Sima Samar, chair of the Afghanistan Independent Human Rights Commission and an honourary officer of the Order of Canada, resigned Thursday from Rights and Democracy, an organization created by Canada’s Parliament in 1988 to promote and protect democracy abroad.
Samar blamed what she described as the undemocratic actions of the organization’s board of directors. Payam Akhavan, a McGill professor of international law, also quit the board.
Tension has been building at the organization for several months, with board members divided along what some members describe as ideological lines. The government appoints most members of the 13-person board. Two recent vacancies were filled by the appointments of David Matas, legal counsel for the conservative Jewish organization B’nai Brith Canada, and Michael Van Pelt, president of the Cardus, a think tank that describes itself as “inspired by … a long tradition of Christian social thought.”
The board also has three international members, including Samar, whose positions are approved by other board members. Yesterday, a majority voted against extending the term of international member Guido Riveros Franck from Bolivia, which triggered the walkouts by Samar and Akhavan. Both, however, say they had deeper and more longstanding problems with the current board of directors and the direction Samar and Akhavan say a slim majority of them want to take the organization.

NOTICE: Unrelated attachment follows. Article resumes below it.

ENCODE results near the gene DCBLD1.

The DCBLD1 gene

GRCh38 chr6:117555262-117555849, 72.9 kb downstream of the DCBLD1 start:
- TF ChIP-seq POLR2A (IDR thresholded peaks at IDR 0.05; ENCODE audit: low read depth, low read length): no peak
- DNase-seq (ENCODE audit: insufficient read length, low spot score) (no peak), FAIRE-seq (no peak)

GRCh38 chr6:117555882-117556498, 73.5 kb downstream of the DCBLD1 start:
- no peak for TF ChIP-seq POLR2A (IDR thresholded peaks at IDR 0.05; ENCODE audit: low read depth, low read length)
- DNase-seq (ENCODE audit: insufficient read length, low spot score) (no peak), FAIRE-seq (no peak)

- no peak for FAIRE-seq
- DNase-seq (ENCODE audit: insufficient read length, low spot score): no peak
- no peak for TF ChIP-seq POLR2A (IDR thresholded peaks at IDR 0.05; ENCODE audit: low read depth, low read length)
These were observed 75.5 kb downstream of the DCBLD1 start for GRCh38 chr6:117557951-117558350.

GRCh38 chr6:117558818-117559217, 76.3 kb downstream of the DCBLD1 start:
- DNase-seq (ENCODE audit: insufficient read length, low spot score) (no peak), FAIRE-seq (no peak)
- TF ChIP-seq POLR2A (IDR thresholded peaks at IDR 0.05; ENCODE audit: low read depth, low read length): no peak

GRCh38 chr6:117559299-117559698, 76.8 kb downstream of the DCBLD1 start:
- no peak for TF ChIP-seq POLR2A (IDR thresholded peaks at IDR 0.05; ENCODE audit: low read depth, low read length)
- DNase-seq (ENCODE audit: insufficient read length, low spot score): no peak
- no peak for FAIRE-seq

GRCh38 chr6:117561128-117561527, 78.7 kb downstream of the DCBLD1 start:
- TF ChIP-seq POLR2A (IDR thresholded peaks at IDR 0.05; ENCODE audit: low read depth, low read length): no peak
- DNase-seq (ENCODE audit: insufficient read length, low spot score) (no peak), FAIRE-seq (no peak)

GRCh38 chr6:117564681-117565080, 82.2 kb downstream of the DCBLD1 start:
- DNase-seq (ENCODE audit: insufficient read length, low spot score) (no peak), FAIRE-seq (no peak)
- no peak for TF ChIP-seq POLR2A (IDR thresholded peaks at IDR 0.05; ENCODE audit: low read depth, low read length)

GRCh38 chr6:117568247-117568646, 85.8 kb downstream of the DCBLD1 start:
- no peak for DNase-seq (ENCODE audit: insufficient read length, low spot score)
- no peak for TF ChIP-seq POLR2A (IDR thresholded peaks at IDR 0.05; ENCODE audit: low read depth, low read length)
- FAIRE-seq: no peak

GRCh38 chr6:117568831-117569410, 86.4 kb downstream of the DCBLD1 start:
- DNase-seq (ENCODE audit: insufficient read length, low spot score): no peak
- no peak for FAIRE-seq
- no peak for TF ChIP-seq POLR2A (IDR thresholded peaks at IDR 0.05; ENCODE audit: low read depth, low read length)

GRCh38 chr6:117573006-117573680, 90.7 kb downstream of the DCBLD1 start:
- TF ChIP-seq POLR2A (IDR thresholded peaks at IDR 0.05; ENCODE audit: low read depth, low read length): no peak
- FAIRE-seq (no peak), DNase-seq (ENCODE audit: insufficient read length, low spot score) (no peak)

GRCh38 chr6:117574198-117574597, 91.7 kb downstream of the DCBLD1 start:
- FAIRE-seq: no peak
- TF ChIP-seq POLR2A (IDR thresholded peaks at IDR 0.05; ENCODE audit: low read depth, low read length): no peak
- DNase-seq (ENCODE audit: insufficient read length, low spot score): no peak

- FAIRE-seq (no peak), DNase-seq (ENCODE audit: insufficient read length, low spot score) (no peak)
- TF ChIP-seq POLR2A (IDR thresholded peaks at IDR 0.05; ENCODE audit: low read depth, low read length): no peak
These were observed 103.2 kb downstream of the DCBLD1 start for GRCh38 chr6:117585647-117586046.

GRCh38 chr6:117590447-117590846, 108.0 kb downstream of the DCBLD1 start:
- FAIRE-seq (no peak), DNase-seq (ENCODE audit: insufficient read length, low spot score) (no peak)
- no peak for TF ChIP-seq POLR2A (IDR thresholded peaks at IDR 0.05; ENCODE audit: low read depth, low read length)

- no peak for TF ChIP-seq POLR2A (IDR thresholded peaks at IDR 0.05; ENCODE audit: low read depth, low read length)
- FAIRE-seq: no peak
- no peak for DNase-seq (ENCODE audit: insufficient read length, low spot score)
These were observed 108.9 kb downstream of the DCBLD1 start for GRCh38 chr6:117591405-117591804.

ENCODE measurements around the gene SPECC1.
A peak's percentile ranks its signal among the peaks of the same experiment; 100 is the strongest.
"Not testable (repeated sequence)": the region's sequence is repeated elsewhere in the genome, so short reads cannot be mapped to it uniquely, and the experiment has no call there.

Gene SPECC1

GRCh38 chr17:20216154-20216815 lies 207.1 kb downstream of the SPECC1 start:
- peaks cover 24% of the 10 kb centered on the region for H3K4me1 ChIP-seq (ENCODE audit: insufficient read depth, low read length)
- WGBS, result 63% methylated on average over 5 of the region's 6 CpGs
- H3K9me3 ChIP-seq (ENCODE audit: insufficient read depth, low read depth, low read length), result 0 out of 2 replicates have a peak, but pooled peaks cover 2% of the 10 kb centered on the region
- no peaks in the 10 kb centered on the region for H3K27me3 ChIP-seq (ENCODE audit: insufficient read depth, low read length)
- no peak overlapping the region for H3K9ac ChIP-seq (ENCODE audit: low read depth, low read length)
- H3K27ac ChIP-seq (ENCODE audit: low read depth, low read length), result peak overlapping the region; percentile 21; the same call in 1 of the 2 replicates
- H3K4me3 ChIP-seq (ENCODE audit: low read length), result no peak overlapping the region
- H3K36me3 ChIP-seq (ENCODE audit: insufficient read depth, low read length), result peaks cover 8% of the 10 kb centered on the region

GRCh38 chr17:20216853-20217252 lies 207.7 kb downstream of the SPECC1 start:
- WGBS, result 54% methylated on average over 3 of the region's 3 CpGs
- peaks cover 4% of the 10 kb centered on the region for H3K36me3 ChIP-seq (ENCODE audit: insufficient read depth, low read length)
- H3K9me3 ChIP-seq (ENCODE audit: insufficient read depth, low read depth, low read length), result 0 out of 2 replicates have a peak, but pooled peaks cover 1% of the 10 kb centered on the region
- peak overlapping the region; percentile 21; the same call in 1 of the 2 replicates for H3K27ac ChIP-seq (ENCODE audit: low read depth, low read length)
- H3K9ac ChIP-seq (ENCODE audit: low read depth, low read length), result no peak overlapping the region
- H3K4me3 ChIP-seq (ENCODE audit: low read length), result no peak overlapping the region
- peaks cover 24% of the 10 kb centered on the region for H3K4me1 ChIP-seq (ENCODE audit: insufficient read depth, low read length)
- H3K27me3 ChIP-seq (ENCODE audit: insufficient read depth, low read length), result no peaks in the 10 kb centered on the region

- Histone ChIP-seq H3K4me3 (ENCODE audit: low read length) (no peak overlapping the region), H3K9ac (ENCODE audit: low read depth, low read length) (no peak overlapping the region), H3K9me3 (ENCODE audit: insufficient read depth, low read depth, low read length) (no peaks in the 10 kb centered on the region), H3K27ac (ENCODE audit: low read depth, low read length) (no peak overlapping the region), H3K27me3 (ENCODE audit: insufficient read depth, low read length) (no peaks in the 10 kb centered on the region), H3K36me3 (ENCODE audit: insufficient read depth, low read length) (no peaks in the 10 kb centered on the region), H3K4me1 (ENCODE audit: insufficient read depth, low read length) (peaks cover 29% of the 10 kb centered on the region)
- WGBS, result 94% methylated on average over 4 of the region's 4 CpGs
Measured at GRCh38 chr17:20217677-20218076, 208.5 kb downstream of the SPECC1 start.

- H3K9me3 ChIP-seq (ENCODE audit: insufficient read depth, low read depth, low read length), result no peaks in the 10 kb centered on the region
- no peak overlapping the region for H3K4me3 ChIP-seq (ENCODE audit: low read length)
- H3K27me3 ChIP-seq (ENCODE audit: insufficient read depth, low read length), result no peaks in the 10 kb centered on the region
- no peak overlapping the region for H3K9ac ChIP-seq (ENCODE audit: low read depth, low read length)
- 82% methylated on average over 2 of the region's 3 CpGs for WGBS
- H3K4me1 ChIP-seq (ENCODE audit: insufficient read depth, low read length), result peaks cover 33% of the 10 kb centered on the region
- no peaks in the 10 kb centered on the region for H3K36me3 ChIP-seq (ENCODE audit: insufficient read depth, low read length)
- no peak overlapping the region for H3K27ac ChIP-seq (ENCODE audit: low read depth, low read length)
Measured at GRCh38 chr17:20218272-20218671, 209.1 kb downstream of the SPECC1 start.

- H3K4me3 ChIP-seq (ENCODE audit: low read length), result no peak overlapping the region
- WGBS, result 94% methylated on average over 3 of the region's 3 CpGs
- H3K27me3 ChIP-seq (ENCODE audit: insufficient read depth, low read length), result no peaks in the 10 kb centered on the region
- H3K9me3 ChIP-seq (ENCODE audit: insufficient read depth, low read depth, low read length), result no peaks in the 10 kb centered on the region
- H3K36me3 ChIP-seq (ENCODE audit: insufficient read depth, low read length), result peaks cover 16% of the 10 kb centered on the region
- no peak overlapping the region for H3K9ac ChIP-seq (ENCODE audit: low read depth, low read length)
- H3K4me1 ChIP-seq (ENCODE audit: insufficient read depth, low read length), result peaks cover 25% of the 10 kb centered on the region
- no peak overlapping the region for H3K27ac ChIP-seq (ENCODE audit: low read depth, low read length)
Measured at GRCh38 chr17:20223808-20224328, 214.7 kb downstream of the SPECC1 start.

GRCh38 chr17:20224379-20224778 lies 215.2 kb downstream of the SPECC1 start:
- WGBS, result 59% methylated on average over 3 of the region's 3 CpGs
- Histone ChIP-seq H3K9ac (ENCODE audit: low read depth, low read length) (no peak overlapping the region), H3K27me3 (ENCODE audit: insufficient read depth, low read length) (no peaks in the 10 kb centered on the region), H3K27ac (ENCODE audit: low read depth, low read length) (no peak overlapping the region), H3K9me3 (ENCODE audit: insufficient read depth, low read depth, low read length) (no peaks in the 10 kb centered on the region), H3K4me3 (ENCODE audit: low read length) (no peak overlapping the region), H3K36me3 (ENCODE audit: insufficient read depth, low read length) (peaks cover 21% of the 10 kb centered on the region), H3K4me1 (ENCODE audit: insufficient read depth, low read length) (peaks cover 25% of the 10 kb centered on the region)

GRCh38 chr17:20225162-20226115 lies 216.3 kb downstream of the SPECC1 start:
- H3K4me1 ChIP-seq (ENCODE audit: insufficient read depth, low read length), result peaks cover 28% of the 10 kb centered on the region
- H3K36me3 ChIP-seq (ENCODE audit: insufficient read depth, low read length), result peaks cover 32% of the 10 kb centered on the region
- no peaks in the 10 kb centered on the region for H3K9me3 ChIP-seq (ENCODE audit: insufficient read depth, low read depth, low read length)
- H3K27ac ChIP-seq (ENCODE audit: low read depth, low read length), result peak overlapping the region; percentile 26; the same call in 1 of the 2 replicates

I have so far spoken on the record with Samar and Akhavan. Others will almost certainly have a different take on what has transpired. The board’s chair, Aurel Braun, a professor of international relations and political science at the University of Toronto, and I have been trying to reach each other by phone since late yesterday afternoon. When we do connect, I will update this story.
UPDATE: Rémy Beauregard, president of Rights and Democracy, passed away last night (Thursday).